What is the point of Dispatches?
Last night was exceptional for any student of politics watching telly – not only was a Panorama expose on the supposedly dodgy dealings of Lord Ashcroft kiboshed at the last minute, but Dispatches supposedly tackled Bob Crow, Trades Union militancy, and the Trades Union movement in general.
From the start, the images used were of old-style picket line violence from the 1970s and 1980s, whilst the narrator intoned on the threats of fighting in the streets a’la Greece, none too subtly I fear.( Although she made it clear, in hushed tones, that Bob Crow was advocating nothing of the kind) There was an allegation of bullying within the RMT – a serious allegation, that would have been worthwhile following up as a whole programme. It wasn’t pursued, so the reporters’ source is left high and dry, and a valuable and important line of enquiry was left hanging, easily dismissed as a smear. Supporting evidence for bullying came from an ex Tory minister, and a senior figure at London Underground – both guaranteed to be neutral observers. There was shock news that Bob Crow is a bit of a Communist. Speaking of which, most of the footage shown of the annual Tolpuddle March concentrated on stalls for tiny organisations – such as Class War, and the Communist Party of Britain – very representative.
Moving on to more moderate Leaders, the image used to illustrate a more diversified campaign against cuts was of the Battle of Trafalgar Square Poll Tax Riot. Hardly a balanced image for a campaign with the purpose of uniting Union members with other members of the public against cuts.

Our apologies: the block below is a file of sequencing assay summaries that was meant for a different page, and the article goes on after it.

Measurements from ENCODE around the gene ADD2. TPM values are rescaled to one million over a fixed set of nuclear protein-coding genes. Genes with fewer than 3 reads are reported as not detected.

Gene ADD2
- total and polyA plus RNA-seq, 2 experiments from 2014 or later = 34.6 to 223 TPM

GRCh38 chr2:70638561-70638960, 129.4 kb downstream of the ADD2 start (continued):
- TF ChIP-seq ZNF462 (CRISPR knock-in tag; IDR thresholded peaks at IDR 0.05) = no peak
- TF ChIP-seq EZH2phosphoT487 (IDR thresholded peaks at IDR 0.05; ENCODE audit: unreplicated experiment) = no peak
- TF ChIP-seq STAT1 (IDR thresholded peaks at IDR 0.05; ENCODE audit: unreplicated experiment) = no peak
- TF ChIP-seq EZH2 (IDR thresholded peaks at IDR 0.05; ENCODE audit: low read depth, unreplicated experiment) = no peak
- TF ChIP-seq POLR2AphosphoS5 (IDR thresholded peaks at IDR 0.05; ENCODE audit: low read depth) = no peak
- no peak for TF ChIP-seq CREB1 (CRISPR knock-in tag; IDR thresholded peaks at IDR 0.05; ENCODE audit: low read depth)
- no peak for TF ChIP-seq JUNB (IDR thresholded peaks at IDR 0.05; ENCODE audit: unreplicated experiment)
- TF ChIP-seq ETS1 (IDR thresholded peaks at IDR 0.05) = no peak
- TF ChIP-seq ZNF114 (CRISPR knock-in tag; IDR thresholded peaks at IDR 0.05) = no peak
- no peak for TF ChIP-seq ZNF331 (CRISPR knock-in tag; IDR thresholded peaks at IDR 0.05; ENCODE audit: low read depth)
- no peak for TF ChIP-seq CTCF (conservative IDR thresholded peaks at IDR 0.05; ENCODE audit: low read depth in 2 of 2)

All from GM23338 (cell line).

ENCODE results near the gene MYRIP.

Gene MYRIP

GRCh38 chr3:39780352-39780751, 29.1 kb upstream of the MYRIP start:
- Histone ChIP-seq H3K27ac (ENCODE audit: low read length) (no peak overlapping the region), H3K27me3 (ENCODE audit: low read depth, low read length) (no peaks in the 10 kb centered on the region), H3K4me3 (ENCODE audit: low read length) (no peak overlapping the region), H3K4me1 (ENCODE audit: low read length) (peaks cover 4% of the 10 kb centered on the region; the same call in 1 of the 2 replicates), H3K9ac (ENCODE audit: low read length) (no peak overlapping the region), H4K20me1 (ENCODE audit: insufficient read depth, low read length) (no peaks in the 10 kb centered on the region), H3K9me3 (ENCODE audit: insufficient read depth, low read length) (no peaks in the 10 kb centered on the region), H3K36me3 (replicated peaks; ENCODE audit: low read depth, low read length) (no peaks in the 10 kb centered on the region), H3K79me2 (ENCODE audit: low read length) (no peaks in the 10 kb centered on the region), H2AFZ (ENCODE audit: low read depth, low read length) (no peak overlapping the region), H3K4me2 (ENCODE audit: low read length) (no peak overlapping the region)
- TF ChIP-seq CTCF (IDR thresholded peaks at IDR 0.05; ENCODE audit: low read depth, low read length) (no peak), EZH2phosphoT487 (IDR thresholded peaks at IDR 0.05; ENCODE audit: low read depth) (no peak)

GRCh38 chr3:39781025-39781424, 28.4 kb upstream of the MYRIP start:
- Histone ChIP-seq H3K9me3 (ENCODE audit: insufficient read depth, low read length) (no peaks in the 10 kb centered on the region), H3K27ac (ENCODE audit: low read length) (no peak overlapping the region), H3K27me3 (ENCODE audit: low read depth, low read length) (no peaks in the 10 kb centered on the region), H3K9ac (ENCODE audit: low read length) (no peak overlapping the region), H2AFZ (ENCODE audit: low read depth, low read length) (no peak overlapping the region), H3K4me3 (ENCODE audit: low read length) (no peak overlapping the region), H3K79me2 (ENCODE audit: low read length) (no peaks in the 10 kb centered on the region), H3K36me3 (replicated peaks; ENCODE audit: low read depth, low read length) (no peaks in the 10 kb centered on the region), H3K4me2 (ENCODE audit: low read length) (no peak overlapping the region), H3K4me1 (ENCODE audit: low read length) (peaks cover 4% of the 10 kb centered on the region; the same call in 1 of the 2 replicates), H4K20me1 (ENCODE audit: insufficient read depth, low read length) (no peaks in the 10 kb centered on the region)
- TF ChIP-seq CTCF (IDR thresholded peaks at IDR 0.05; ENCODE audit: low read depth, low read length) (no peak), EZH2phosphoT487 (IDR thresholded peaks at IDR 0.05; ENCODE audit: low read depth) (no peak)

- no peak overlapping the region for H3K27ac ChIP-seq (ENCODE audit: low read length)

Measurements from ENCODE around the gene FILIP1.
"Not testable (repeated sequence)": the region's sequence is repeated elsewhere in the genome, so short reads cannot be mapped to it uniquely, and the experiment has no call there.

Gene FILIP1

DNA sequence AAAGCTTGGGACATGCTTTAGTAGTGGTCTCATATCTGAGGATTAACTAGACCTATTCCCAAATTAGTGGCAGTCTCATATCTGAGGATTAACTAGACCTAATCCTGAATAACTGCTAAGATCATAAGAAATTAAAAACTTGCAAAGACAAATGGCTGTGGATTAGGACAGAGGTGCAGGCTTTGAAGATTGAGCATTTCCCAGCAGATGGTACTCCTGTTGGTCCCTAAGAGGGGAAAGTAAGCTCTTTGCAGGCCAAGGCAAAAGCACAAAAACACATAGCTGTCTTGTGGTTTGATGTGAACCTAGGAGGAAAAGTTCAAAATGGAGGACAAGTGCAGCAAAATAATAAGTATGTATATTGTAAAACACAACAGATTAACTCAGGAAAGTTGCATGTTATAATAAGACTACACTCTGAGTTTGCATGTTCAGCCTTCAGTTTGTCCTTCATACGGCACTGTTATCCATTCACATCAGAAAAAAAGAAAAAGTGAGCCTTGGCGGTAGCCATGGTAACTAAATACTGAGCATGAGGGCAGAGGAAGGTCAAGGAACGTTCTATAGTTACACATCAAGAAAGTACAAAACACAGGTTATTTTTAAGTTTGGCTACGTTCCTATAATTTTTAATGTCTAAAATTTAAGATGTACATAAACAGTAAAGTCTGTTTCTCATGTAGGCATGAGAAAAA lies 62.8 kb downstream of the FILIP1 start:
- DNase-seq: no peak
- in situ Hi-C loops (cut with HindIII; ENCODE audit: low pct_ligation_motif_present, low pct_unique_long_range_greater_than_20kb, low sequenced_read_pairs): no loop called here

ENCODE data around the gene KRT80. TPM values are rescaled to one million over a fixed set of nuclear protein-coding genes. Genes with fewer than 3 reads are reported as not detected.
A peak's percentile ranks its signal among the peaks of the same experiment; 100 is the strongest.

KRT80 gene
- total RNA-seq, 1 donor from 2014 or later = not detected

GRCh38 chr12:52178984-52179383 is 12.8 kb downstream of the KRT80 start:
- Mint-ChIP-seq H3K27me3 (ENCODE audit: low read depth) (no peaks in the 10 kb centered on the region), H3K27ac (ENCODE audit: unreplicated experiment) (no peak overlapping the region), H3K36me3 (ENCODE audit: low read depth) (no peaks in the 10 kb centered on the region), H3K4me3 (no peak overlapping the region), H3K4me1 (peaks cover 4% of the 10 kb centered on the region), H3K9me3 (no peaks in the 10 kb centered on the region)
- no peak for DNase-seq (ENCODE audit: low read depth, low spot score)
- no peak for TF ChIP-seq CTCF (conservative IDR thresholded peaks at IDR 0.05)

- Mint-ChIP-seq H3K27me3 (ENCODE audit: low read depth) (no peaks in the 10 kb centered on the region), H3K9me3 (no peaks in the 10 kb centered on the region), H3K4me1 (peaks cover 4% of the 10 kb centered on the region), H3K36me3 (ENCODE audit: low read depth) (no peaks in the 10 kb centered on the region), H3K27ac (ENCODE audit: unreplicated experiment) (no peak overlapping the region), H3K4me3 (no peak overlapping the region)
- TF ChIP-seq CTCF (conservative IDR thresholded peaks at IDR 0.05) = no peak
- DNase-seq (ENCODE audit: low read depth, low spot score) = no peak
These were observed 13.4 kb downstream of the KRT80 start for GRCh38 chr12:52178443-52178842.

The pay packets of Union Leaders were at least mentioned – again, a worthwhile avenue for exploration, very few of us would want to see many TradesUnion Leaders on banker-style pay. It was interesting to see Derek Simpson trying to justify his wage, and at least featured Jerry Hicks a candidate who would halve his pay packet, if elected.
Dodgy charity deals involving Les Bayliss (another Unite candidate and Simpson’s heir apparent) were aired – but again, this needs a whole programme to present a proper investigation. Again, what we get is easily batted away as “media smears”. This is a huge disservice to Trades Union members, and to journalism. Very serious accusations such as those posed so far really do need much better coverage. Worse I am afraid, was to come.
Misrepresentation by Unison officials to their low paid female members was next, potentially taking tens of thousands of pounds out of members pockets. Unpaid officials being intimidated and harassed for simply doing their job, and eventually removed. If these stories are true, and they certainly could be, there is a lot that Union Machines and their functionaries have to answer for.
The final expert witness was Tory-about-town James Forsyth, assuring us all that the Coalition wanted nothing more than to be friends with the Trades Union movement, and that it was only their horrible leaders who prevented this love-in.
A little repetition of the canard that Ed Miliband was selected by the Unions rounded of this episode.
All-in-all, it painted a pretty bleak picture of todays Trades Unions, and each and every accusation deserves to be treated seriously, and with full investigations. This is not what we got here. What we got was more or less a scattergun of lightly investigated stories, that the guilty will brush aside, and will only be used by right wingers to hit ordinary Union members fighting against the cuts with.
All found, one is left asking “What is the point of Dispatches?”